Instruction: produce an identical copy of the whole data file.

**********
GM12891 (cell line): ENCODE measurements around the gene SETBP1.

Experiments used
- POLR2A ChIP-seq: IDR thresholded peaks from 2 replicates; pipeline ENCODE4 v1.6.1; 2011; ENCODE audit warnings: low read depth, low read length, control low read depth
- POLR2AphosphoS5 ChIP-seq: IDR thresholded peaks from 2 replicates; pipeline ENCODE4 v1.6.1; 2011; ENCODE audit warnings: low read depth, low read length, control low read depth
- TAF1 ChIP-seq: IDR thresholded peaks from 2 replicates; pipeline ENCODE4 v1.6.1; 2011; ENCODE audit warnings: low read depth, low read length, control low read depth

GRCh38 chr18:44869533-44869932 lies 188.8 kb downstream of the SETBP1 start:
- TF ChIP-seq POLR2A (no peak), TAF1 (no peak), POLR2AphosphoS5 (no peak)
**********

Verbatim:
GM12891 (cell line): ENCODE measurements around the gene SETBP1.

Experiments used
- POLR2A ChIP-seq: IDR thresholded peaks from 2 replicates; pipeline ENCODE4 v1.6.1; 2011; ENCODE audit warnings: low read depth, low read length, control low read depth
- POLR2AphosphoS5 ChIP-seq: IDR thresholded peaks from 2 replicates; pipeline ENCODE4 v1.6.1; 2011; ENCODE audit warnings: low read depth, low read length, control low read depth
- TAF1 ChIP-seq: IDR thresholded peaks from 2 replicates; pipeline ENCODE4 v1.6.1; 2011; ENCODE audit warnings: low read depth, low read length, control low read depth

GRCh38 chr18:44869533-44869932 lies 188.8 kb downstream of the SETBP1 start:
- TF ChIP-seq POLR2A (no peak), TAF1 (no peak), POLR2AphosphoS5 (no peak)